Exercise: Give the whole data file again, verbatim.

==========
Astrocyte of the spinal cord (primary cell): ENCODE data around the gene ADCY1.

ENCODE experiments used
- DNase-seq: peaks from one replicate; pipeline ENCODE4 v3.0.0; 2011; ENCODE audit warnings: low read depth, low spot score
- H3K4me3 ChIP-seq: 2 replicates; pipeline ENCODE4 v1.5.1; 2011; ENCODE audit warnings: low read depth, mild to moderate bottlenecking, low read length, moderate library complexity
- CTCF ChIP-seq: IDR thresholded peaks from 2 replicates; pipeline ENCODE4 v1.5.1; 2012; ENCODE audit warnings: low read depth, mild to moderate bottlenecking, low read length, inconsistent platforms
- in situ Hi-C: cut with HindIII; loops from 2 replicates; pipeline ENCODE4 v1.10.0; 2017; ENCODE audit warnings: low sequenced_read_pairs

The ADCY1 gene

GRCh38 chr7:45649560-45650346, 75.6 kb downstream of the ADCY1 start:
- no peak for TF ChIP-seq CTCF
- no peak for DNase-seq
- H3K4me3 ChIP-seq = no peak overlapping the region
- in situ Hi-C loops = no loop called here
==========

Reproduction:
Astrocyte of the spinal cord (primary cell): ENCODE data around the gene ADCY1.

ENCODE experiments used
- DNase-seq: peaks from one replicate; pipeline ENCODE4 v3.0.0; 2011; ENCODE audit warnings: low read depth, low spot score
- H3K4me3 ChIP-seq: 2 replicates; pipeline ENCODE4 v1.5.1; 2011; ENCODE audit warnings: low read depth, mild to moderate bottlenecking, low read length, moderate library complexity
- CTCF ChIP-seq: IDR thresholded peaks from 2 replicates; pipeline ENCODE4 v1.5.1; 2012; ENCODE audit warnings: low read depth, mild to moderate bottlenecking, low read length, inconsistent platforms
- in situ Hi-C: cut with HindIII; loops from 2 replicates; pipeline ENCODE4 v1.10.0; 2017; ENCODE audit warnings: low sequenced_read_pairs

The ADCY1 gene

GRCh38 chr7:45649560-45650346, 75.6 kb downstream of the ADCY1 start:
- no peak for TF ChIP-seq CTCF
- no peak for DNase-seq
- H3K4me3 ChIP-seq = no peak overlapping the region
- in situ Hi-C loops = no loop called here